5 Best Friday Columns

On the virtues of sundials, what "focus" really means, and what the next Speaker should do

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  • Paul Krugman on the 'Focus' Fallacy  On Wednesday, outgoing Senator Evan Bayh declared in an op-ed article that Democrats "overreached by focusing on health care rather than job creation during a severe recession." Today, the New York Times columnist wonders what, exactly, Bayh means when he says that the party should "focus" on job creation. Krugman concludes that Bayh probably wasn't saying much. As he sees it, using the word "focus" without saying what Obama should have done to create more jobs (larger stimulus? "tougher line" with banks?) amounts to an "act of intellectual cowardice — a way to criticize President Obama’s record without explaining what you would have done differently." What the president really lacked, Krugman argues, was "audacity." His economic plan was "far too weak" and "he compounded this original sin both by pretending that everything was on track and by adopting the rhetoric of his enemies."
  • John Boehner on What the New Speaker Must Do  The Republicans House Majority Leader outlines his new responsibilities in a Wall Street Journal op-ed and zeroes in on four duties that he views as essential to his job. 1) No earmarks: the Speaker "should adhere to a personal no-earmarks policy that stands as an example for all members of Congress to follow." 2) Let Americans read bills before they are voted on: In order to allow congressmen and the voters to properly digest a bill, Boehner calls for all bills to be "posted publicly online for at least three days." 3) No more "comprehensive" bills: Singling out the stimulus and health-care bills, the Speaker calls for smaller, "properly scrutinized" legislation. 4) No more bills written behind closed doors in the speaker's office: "Bills should be written by legislators in committee in plain public view."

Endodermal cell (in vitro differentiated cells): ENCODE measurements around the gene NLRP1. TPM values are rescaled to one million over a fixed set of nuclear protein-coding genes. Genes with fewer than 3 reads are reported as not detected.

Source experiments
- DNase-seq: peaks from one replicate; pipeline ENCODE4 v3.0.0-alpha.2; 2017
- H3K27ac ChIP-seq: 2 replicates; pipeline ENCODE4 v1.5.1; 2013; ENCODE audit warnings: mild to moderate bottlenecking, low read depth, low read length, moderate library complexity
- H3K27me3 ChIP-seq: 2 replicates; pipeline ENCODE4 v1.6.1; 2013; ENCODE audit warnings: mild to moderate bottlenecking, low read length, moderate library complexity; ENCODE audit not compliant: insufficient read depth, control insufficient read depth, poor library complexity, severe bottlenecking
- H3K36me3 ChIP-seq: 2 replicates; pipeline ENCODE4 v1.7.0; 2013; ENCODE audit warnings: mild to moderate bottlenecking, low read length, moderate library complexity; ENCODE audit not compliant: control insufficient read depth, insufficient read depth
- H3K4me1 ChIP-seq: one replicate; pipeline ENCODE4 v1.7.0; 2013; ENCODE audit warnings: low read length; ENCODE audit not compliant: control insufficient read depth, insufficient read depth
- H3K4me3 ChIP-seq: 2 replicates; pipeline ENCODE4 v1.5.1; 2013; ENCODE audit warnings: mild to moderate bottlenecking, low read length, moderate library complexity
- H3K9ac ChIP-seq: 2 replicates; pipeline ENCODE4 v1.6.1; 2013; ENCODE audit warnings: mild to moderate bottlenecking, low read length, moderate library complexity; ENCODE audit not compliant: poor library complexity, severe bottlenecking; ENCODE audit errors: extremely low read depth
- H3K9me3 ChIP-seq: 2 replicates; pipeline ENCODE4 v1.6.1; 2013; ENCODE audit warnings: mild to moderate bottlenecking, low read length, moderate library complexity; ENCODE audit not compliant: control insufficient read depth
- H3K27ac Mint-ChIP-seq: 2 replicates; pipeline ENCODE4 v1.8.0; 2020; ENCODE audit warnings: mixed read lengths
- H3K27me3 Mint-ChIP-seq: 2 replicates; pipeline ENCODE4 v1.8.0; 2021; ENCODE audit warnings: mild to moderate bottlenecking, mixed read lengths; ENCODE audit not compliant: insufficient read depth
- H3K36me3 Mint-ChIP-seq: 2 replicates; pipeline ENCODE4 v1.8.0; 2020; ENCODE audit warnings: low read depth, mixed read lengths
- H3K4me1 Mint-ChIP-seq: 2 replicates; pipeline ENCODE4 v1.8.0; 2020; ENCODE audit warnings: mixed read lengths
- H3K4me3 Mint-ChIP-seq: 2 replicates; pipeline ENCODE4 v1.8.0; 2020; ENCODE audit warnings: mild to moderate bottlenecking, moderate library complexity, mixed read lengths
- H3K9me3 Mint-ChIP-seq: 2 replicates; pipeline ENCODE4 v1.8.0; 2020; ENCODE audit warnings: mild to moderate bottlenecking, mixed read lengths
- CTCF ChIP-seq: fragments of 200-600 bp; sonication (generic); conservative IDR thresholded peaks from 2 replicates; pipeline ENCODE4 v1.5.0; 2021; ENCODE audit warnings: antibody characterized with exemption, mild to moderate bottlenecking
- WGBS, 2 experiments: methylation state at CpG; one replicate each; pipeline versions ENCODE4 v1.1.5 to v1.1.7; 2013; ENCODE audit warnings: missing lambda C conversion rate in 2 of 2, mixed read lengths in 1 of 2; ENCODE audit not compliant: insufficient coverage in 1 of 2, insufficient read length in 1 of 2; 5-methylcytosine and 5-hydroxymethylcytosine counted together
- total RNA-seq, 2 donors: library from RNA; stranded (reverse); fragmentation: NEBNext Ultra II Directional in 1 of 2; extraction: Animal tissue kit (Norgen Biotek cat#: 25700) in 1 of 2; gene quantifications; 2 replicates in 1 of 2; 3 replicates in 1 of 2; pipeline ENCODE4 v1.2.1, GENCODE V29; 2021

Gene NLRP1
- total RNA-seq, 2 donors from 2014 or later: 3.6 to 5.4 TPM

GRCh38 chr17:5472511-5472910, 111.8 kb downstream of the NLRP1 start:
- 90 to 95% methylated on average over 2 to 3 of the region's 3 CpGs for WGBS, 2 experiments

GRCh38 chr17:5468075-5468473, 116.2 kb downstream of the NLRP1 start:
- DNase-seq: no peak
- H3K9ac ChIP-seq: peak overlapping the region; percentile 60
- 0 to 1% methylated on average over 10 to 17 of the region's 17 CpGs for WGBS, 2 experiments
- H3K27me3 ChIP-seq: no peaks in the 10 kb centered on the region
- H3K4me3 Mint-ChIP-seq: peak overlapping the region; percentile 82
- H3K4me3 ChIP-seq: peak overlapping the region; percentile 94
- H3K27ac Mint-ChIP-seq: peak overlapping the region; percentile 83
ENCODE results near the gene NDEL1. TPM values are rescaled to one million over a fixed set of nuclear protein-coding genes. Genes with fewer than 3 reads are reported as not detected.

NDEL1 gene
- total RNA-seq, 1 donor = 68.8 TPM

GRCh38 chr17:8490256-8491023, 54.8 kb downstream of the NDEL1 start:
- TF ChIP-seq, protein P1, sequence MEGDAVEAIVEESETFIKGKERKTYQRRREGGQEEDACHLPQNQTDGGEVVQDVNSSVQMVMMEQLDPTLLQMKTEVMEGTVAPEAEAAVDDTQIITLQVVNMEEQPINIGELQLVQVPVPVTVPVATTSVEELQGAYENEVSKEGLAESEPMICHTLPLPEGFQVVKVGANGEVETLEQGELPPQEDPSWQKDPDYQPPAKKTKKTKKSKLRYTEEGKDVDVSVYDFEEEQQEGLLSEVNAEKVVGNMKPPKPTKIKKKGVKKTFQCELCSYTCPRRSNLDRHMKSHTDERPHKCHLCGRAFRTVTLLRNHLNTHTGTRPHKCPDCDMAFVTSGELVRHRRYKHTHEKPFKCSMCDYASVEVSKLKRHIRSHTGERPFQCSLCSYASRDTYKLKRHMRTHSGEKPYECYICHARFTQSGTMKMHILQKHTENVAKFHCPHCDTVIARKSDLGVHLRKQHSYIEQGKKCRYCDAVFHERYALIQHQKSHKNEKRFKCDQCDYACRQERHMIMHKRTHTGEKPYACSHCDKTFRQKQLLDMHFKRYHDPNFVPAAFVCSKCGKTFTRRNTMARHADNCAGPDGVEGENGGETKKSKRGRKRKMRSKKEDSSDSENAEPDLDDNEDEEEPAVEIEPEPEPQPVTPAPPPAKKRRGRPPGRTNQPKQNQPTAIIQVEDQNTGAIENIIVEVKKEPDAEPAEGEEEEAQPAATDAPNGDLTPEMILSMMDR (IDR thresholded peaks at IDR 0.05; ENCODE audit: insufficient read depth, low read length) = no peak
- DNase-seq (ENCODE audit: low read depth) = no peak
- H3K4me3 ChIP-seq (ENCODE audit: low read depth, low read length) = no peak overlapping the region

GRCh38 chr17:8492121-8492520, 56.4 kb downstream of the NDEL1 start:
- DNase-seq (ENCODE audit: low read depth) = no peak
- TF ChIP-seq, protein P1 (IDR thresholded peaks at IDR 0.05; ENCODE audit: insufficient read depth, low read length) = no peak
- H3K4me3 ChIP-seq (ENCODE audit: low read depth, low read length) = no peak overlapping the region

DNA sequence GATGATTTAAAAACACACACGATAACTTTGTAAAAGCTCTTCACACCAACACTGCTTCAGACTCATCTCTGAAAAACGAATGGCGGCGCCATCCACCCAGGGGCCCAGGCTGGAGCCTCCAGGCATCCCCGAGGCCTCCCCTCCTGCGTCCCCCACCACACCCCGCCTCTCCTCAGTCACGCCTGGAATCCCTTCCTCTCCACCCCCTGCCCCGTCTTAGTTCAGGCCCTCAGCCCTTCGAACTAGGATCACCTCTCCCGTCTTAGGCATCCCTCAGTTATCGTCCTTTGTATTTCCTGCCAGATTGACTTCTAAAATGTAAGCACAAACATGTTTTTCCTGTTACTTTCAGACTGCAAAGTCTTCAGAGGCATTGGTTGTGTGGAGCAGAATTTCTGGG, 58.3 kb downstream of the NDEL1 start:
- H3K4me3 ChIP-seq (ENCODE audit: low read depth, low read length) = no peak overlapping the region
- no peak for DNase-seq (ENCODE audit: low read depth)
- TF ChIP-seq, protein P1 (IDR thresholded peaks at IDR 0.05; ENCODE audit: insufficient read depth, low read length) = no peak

• Kathryn Wilkens on Fixing Time  People can't agree on whether Standard Time or Daylight Savings Time is preferable, so The Los Angeles Times contributor argues for "splitting the difference" with her proposal: New Standard Time. It's a simple solution really, just "set clocks back 30 minutes instead of an hour and then leave them alone." Then citizens wouldn't have to wander around their households twice a year to reset numerous appliances that don't even need clocks on them (she singles out microwaves and stoves as offenders). Even though Wilkens says she isn't time "obsessed" she is "accuracy" obsessed, and that's what leads her to make certain that all her devices are synchronized. But she's also in favor of bringing back a venerable time device: Sundials. They "worked fine for millenniums. And they never needed resetting," she notes.
  • David Smick on America's Crisis of Confidence  America's recovery from recession has been made doubly difficult, writes Smick in The Washington Post, because Americans seem to have lost their trademark optimism. Neither the president's critics nor his defenders seem to have realized this. "America's problem is not a lack of money. Nor is it a lack of adequate stimulus. It is a lack of confidence. Between $2.5 trillion and $4 trillion of private capital is waiting on the sidelines to 'reliquify' a new era of American confidence and innovation."  Smick believes Obama must repackage himself as the "private-sector innovation president," one whose policies encourage businesses to experiment and reinvent themselves. This pioneer spirit is invigorating, and an essential part of past American successes. Without it, the country's character will wither. "Optimism is critical to a nation's long-term prosperity," writes Smick. "Today, the Chinese possess the optimism that once defined Americans; more than 86 percent believe their country is headed in the right direction. Unless Americans can be brought together to rediscover their historic optimism, today's long, hard slog will be even longer and harder."
  • John Fund on the Gerrymandering Showdown  Because of victories in Tuesday's elections, Republicans find themselves in the unique position of controlling more seats in state legislatures than ever before, writes The Wall Street Journal columnist. When the results of the census arrive next year, Republicans will "control the drawing of at least 195 districts." The ensuing gerrymandering, Fund argues, is the "most significant long-term political consequence" of this week's elections. "Republicans will control the redrawing of 40 of the country's 70 most competitive House seats," he notes. While certain states have put redistricting reform measures on the ballot, Fund says the harsh reality of the matter is that gerrymandering is part of the American political tradition. Without more states passing redistricting reform, writes Fund, "look for Democrats—frequent abusers of the gerrymander after past censuses—to stir up public outrage over Republican abuses (real or imagined) of their newfound district-drawing duties."
This article is from the archive of our partner The Wire.